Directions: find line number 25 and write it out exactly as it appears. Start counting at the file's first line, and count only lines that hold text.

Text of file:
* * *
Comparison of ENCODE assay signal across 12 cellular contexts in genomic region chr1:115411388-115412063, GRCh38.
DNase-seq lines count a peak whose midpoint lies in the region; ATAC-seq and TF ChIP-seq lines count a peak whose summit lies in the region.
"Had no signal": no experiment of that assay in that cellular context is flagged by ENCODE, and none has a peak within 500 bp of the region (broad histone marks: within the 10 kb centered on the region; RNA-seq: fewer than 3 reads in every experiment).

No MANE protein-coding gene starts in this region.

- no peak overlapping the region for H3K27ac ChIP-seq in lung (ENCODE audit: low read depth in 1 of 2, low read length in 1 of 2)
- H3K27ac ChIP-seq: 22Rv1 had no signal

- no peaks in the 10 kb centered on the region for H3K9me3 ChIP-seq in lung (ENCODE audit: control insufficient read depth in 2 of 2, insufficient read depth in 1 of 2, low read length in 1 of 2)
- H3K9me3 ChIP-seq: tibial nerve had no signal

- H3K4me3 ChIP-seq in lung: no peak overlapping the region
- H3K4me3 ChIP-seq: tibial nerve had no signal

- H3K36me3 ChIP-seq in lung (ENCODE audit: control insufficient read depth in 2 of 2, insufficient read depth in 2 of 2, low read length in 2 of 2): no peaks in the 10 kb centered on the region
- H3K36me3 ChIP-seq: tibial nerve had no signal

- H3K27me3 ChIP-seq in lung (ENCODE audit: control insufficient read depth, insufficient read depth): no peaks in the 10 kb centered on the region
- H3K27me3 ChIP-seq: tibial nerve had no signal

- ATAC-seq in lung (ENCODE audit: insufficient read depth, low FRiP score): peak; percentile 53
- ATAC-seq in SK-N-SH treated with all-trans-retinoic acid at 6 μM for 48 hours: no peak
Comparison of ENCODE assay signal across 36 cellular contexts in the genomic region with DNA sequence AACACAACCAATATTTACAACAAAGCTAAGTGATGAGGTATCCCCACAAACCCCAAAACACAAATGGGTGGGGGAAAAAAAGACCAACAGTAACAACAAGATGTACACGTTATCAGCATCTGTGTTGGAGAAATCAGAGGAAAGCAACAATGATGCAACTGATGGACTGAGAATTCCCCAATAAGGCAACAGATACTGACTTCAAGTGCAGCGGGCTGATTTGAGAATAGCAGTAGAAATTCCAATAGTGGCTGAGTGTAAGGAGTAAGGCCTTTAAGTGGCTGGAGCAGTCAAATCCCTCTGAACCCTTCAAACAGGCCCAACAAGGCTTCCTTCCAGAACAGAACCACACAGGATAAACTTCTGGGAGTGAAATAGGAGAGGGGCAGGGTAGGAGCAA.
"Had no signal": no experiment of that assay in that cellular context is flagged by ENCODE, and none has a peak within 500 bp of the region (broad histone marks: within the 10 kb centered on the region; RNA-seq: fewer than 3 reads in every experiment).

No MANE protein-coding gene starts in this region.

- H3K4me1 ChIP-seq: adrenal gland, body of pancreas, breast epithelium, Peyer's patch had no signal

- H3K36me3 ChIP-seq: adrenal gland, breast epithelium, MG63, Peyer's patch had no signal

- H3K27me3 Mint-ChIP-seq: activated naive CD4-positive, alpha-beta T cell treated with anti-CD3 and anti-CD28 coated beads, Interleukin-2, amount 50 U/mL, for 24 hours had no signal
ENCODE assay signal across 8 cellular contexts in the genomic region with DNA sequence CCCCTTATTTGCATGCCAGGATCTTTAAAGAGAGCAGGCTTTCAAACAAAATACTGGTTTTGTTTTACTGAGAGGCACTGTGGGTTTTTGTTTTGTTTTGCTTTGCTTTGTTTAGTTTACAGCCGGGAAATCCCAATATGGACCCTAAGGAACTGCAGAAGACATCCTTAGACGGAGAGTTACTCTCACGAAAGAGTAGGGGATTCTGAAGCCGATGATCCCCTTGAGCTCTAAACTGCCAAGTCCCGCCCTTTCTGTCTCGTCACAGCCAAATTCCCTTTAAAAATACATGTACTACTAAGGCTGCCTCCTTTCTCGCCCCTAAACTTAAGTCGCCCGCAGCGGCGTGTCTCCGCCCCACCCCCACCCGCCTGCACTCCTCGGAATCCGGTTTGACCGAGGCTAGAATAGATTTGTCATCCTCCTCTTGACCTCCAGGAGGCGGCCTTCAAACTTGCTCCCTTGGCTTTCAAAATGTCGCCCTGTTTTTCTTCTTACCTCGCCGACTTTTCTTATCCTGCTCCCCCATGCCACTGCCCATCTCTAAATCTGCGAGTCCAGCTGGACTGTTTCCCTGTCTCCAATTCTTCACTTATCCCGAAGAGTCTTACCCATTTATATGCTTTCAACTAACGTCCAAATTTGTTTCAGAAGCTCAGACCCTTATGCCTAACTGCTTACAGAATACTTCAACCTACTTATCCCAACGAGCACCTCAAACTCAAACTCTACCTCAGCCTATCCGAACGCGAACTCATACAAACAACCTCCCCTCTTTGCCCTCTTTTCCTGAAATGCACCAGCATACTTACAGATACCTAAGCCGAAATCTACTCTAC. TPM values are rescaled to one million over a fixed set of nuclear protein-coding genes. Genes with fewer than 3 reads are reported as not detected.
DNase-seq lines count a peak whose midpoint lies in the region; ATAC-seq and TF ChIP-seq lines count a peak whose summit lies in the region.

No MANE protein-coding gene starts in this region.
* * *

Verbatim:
No MANE protein-coding gene starts in this region.